UNH Arctic

Arctic landscape

UNH Arctic

The Arctic is on the front lines of climate change, with surface temperatures rising twice as fast as the global average, dramatic loss of mass in sea ice, the Greenland ice sheet and other glaciers, and rapidly thawing permafrost. Not only is a warming and thawing Arctic driving far-reaching impacts in Arctic ecosystems and social systems, changes in the Arctic have profound implications for the environment and social systems across the globe.

UNH Arctic aims to build a more vibrant and interdisciplinary network of Arctic researchers at UNH, increase UNH’s visibility within the national and international Arctic dialogue, and assist in the transition to more sustainable communities.

Researchers sampling in the Arctic

Research


UNH participates in field studies across the Arctic through diverse projects.

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UNH Student in the Arctic

Education


Excellence in interdisciplinary education and Arctic field training for future Arctic researchers and leaders.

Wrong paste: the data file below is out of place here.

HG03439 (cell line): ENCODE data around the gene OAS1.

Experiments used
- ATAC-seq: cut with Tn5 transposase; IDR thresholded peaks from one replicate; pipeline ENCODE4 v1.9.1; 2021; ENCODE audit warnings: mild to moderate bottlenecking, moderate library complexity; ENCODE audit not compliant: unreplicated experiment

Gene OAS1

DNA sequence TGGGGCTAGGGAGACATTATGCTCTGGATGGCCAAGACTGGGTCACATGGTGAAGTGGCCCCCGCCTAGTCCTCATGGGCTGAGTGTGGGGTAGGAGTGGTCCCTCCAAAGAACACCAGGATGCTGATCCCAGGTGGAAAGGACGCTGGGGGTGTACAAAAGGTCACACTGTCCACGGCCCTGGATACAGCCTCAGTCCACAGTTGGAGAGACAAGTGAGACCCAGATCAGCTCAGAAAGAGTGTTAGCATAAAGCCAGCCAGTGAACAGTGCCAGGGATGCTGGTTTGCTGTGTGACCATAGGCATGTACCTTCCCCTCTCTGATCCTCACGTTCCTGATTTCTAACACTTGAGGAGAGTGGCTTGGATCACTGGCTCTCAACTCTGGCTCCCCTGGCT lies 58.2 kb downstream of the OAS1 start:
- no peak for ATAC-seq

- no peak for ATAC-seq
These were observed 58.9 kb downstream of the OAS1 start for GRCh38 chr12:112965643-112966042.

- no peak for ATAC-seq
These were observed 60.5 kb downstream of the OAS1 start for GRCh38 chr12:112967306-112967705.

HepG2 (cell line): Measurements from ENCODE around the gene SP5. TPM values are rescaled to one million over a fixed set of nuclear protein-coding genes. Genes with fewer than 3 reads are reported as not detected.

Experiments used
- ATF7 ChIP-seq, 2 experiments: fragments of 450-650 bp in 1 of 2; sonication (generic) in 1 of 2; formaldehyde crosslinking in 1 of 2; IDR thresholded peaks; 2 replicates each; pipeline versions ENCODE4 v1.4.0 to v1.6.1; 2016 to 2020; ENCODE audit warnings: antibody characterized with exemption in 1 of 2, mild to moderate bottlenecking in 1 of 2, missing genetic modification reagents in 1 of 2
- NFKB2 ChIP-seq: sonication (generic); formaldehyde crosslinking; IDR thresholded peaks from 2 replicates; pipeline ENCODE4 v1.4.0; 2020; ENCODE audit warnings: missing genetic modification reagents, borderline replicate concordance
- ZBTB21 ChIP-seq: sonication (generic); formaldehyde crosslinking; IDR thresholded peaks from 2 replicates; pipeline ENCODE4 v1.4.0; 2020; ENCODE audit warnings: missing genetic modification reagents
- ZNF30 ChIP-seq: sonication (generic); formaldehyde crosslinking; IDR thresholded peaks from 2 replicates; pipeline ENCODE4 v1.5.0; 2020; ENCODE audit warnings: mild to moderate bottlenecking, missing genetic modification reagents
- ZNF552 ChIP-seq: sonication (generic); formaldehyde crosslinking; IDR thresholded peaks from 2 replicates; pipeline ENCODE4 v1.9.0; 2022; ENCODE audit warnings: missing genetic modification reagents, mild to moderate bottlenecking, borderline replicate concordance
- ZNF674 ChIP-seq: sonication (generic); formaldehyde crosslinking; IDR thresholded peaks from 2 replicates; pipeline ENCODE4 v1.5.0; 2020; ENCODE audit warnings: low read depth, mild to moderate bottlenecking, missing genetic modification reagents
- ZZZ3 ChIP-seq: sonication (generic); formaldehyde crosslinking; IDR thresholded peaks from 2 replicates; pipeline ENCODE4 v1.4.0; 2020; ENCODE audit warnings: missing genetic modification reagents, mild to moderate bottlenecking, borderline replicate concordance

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Poster Presentation at Research Conference

News and Events


UNH Arctic sponsors and participates in many Arctic focused event both locally and internationally.

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Recent Stories

Two Pacific white-sided dolphins leap out of the ocean water.

Differentiating Dolphin Dialects

Differentiating Dolphin Dialects

Improved acoustic technology tracks habitat shift to colder waters...

Article
The Stordalen mire in Abisko, Sweden, a subarctic region where Assistant Professor Jessica Ernakovich has collected data on soil microbes in permafrost.

Microbial Ecologist Honored with CAREER Award

Microbial Ecologist Honored with CAREER Award

Funds to support research, teaching and outreach targeting soil microbes in thawing permafrost...

Article
A photo showing Arctic researchers Jess Steketee, a Ph.D. candidate, and Dr. Rebecca Rowe from the UNH Department of Natural Resources and the Environment

Arctic Changes; Global Impacts

Arctic Changes; Global Impacts

Stressing the importance of Arctic ecosystems through mentorship...

Article

UNH Land Acknowledgement

As we all journey on the trail of life, we wish to acknowledge the spiritual and physical connection the Pennacook, Abenaki, and Wabanaki Peoples have maintained to N’dakinna (homeland) and the aki (land), nebi (water), olakwika (flora), and awaasak (fauna) which the University of New Hampshire community is honored to steward today. We also acknowledge the hardships they continue to endure after the loss of unceded homelands and champion the university’s responsibility to foster relationships and opportunities that strengthen the well-being of the Indigenous People who carry forward the traditions of their ancestors.